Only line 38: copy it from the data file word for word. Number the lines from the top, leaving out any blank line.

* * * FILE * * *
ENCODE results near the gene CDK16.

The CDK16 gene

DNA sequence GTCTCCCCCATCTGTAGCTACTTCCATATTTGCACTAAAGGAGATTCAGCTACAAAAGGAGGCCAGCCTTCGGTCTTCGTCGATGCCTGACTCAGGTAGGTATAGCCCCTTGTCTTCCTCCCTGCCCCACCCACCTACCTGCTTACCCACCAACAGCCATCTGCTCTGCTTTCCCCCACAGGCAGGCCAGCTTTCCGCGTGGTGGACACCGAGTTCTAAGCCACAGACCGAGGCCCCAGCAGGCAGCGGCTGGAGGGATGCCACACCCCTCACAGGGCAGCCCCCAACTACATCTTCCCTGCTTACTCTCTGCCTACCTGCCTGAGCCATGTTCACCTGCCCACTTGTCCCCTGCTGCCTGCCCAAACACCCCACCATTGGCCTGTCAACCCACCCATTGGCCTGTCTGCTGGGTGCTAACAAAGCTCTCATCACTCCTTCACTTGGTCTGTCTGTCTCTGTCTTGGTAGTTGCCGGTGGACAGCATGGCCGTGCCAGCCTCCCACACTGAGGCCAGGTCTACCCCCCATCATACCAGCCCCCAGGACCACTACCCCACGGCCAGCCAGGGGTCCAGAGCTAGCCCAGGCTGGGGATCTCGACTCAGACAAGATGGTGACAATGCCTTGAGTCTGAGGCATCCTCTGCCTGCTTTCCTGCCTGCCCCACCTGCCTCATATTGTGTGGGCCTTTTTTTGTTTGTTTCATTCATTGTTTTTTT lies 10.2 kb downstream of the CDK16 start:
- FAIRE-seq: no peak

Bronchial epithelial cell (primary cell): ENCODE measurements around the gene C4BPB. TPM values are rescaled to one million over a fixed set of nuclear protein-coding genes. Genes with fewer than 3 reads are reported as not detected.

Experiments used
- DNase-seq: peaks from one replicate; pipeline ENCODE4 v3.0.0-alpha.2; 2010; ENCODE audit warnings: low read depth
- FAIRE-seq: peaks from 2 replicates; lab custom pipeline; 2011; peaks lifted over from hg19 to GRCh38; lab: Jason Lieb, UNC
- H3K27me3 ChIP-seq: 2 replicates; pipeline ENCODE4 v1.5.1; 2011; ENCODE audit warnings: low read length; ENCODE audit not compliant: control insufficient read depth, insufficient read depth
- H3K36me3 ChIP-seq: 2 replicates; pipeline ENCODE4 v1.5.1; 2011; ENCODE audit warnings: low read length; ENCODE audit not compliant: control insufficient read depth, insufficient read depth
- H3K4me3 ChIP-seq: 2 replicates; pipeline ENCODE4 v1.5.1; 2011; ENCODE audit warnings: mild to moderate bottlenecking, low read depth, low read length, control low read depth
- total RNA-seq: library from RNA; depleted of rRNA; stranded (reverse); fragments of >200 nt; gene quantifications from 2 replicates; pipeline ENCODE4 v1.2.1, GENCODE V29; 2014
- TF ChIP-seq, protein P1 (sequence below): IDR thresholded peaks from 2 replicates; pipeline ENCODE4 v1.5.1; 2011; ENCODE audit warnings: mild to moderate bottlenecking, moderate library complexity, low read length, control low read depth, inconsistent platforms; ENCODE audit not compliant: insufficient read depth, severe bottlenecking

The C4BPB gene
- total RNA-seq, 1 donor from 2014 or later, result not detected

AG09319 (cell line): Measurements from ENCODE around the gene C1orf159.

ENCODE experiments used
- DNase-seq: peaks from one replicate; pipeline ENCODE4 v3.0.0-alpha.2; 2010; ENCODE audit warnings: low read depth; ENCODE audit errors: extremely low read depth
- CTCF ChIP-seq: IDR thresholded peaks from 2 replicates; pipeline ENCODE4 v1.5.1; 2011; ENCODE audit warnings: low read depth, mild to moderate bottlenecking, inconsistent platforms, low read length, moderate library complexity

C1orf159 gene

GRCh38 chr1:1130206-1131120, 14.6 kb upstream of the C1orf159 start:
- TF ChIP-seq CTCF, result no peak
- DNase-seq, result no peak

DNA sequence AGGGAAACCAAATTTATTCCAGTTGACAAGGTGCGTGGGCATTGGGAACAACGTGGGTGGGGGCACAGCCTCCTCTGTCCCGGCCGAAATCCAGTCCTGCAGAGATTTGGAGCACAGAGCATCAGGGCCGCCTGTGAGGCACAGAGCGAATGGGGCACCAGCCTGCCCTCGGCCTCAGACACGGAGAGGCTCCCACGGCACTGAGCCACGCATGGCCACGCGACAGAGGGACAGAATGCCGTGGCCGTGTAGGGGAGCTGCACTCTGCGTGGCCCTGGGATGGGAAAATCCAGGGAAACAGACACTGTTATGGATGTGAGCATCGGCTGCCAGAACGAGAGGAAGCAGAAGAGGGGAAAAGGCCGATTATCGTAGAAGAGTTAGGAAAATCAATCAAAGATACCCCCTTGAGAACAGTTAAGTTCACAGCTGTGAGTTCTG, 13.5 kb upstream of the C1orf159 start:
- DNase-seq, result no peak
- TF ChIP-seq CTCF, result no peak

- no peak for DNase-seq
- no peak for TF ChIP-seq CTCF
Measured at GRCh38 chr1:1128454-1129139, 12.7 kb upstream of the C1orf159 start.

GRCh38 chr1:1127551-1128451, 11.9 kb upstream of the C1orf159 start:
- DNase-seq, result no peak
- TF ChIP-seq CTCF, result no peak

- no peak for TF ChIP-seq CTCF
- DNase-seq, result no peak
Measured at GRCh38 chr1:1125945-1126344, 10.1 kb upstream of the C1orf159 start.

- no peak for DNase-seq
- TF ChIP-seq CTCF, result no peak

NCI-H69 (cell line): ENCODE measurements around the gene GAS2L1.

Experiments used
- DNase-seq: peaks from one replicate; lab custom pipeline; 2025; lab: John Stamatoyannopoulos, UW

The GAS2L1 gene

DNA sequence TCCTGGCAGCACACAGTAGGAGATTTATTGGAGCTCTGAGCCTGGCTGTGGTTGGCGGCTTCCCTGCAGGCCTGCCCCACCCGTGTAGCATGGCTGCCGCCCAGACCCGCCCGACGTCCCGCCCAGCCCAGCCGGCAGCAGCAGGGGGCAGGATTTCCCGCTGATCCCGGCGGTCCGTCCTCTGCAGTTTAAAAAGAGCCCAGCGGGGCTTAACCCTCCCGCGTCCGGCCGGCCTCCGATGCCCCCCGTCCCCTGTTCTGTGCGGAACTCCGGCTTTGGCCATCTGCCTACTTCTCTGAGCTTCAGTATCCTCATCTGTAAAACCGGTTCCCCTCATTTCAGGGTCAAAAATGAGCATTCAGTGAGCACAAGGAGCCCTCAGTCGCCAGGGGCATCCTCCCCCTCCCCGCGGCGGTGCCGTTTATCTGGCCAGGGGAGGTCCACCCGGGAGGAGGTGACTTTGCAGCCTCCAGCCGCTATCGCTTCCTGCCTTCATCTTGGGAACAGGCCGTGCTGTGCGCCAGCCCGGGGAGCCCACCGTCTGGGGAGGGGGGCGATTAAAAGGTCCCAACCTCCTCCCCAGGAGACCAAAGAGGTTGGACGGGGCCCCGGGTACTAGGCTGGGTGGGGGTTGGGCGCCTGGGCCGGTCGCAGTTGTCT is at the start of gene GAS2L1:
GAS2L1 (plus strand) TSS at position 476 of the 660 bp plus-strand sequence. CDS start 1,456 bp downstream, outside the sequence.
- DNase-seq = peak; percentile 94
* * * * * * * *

NCI-H69 (cell line): ENCODE measurements around the gene GAS2L1.